Why do Malaysians march?

By Yeo Yang Poh

WHY march, when the government has said that it will review the Internal Security Act? Why march, when there are other very cosy ways of giving your views and feedback?

One would understand if these were questions posed by nine-year-olds. But they are not. They are questions posed by the prime minister of this nation we call our home. Answer we must. So, why?

Because thousands who died while in detention cannot march or speak any more. That is why others have to do it for them.

Because persons in the corridors of power, persons who have amassed tremendous wealth and live in mansions, and persons who are in the position to right wrongs but won’t, continue to rule our nation with suffocating might. And they certainly would not march. They would prevent others from marching.

Because the have-nots, the sidelined, the oppressed, the discriminated and the persecuted have no effective line to the powerful.

Because the nice ways have been tried ad nauseam for decades, but have fallen on deaf ears.

Because none of the major recommendations of Suhakam (including on peaceful assembly), or of the commissions of inquiry, has been implemented. Because the proposed Independent Police Complaints and Misconduct Commission (IPCMC) is not in sight, while corruption and insecurity live in every neighbourhood; and (despite reasoned views expressed ever so nicely in opposition) Rela (people’s volunteer corps) is being brought in to make matters even worse.

The proponents in “Su Qiu” (remember them?) were not marchers. In fact it is hard to find nicer ways than “su qiu”, because the term means “present and request” or “inform and request”. In terms of putting forward a view or a request, it is the height of politeness. Yet they were labelled “extremists” – they who did not march.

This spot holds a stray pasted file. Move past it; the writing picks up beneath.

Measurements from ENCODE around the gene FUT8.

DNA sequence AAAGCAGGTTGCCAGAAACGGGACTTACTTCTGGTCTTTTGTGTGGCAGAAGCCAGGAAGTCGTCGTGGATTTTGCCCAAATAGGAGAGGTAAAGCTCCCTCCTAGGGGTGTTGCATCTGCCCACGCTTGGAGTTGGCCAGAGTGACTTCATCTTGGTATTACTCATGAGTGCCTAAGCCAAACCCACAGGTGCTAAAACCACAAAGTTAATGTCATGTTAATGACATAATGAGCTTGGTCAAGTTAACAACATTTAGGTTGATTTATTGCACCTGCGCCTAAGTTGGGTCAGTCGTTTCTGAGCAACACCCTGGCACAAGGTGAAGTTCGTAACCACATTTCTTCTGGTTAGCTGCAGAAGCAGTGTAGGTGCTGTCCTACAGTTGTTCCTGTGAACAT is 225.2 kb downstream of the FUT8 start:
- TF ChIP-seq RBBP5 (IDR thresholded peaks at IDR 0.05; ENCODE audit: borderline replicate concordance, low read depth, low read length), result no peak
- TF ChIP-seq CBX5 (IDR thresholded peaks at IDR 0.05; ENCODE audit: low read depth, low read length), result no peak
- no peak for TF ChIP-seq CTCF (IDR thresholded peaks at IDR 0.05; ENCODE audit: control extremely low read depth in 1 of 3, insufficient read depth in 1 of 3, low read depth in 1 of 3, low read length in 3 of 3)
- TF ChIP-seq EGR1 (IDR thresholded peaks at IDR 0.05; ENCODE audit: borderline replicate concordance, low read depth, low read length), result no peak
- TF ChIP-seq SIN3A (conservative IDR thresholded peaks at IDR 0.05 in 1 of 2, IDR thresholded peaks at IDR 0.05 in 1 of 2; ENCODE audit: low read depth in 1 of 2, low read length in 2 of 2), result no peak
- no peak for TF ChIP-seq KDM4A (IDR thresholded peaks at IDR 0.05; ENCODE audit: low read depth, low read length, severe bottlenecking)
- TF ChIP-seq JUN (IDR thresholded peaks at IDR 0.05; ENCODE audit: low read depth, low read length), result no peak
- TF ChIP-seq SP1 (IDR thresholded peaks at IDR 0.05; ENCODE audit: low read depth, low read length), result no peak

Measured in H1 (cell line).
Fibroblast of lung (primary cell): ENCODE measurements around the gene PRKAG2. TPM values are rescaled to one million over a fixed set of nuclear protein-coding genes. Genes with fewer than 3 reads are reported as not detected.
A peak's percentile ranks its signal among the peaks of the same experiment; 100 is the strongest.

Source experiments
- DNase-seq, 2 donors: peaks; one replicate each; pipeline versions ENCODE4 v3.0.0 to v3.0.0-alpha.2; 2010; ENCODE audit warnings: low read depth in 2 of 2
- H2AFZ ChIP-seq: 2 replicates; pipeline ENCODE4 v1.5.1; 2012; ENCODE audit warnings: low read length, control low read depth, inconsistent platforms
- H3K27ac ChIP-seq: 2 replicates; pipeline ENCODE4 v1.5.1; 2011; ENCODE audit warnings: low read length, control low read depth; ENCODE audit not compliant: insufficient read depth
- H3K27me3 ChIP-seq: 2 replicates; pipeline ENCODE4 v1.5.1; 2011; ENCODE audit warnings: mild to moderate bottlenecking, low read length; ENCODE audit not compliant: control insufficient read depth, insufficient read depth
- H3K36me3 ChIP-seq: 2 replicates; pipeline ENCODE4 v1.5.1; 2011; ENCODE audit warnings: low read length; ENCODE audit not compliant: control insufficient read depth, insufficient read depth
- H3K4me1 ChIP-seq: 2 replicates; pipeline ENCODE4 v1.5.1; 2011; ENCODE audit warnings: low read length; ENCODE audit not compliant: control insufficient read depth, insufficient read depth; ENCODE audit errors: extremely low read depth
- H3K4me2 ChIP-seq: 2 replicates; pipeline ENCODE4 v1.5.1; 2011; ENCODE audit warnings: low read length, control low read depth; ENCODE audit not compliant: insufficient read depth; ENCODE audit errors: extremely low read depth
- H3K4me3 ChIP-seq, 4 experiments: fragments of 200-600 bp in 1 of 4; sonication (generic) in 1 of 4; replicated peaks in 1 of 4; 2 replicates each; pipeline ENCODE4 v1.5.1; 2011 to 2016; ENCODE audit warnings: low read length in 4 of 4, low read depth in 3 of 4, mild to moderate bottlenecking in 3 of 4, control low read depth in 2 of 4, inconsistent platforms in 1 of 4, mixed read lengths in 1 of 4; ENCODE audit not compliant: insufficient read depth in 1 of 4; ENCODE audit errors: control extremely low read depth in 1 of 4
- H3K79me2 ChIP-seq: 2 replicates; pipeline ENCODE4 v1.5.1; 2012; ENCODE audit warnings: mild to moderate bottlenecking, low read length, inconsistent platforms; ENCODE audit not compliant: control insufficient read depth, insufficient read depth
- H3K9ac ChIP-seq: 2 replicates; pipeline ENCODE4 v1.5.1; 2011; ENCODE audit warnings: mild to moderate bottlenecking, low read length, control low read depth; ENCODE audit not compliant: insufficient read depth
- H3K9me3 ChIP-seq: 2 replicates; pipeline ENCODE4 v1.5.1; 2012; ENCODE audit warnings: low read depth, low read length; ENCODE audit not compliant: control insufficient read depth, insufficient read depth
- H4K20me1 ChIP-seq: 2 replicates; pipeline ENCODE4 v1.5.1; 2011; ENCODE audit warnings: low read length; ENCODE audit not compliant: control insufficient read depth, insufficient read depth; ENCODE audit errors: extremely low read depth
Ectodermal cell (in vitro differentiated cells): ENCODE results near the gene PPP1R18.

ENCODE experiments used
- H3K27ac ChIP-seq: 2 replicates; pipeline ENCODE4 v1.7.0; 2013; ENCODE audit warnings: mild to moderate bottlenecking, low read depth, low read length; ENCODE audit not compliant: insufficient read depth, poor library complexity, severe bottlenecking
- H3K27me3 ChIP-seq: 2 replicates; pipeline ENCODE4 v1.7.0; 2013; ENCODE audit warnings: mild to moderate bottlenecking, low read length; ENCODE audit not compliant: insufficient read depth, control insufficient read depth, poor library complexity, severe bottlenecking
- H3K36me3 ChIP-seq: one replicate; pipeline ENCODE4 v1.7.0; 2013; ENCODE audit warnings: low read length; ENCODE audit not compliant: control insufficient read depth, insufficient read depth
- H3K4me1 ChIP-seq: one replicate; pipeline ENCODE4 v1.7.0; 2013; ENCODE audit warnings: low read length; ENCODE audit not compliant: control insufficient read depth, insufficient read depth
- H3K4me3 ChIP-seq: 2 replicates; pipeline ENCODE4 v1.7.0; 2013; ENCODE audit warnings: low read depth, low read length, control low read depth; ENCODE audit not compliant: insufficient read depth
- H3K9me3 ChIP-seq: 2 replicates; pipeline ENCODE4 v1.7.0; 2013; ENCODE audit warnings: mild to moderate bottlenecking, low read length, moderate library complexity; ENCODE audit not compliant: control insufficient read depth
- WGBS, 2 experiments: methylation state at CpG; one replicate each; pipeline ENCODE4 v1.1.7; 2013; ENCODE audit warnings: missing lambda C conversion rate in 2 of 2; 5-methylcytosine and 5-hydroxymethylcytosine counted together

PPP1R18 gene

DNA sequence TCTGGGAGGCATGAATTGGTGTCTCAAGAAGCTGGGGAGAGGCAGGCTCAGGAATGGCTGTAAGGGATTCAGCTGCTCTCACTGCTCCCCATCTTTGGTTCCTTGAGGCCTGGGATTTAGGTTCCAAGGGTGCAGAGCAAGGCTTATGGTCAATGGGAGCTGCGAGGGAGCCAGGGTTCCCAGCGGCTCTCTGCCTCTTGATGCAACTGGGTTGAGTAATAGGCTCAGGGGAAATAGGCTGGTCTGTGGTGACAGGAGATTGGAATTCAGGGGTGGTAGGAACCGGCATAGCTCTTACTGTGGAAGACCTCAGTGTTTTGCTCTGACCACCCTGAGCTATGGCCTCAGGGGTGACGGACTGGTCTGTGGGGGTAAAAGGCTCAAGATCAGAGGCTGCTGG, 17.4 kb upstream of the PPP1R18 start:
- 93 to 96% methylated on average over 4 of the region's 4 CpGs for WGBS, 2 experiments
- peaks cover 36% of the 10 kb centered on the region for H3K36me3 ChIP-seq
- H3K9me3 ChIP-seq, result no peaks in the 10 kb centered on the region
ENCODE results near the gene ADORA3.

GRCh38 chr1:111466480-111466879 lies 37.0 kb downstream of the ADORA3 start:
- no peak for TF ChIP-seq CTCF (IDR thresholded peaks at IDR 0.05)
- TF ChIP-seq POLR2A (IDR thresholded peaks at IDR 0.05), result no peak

And now you ask, why march?

Because you gave non-marchers a false name! You called them the “silent majority”, who by virtue of their silence (so you proudly argued with twisted logic) were supporters of government policies since they were not vocal in raising objections. You claimed to be protecting the interest of the “silent majority”. Now some of them do not want to be silent anymore, and you are asking why?

Yes, because double standards and hypocrisy cannot be covered up or explained away forever; and incompetence cannot be indefinitely propped up by depleting resources.

Because cronyism can only take care of a few people, and the rest will eventually wake up to realise the repeated lies that things were done in certain ways purportedly “for their benefit”.

Because the race card, cleverly played for such a long time, is beginning to be seen for what it really is – a despicable tool to divide the rakyat for easier political manipulation.

Because it does not take much to figure out that there is no good reason why Malaysia, a country with abundant human resources and rich natural resources, does not have a standard of living many times higher than that of Singapore, an island state with no natural resources and that has to import human resources from Malaysia and elsewhere.

Because, in general, countries that do not persecute marchers are prosperous or are improving from their previous state of affairs, and those that do are declining.

Because Gandhi marched, Mandela marched, Martin Luther King marched, and Tunku Abdul Rahman marched.

Because more and more people realise that peaceful assemblies are no threat at all to the security of the nation, although they are a threat to the security of tenure of the ruling elite.

Because politicians do not mean it when they say with a straight face or a smile that they are the servants and that the people are the masters. No servant would treat his master with tear gas, batons and handcuffs.

Because if the marchers in history had been stopped in their tracks, places like India, Malaysia and many others would still be colonies today, apartheid would still be thriving in South Africa, Nelson Mandela would still be scribbling on the walls of Cell 5, and Obama would probably be a slave somewhere in Mississippi plotting to make his next midnight dash for the river.

And because liberty, freedom and dignity are not free vouchers posted out to each household.

They do not come to those who just sit and wait. They have to be fought for, and gained.

And if you still want to ask: why march; I can go on and on until the last tree is felled. But I shall obviously not.

I will end with the following lines from one of the songs sung in the 1960s by civil rights marchers in the US, without whom Obama would not be able to even sit with the whites in a bus, let alone reside in the White House: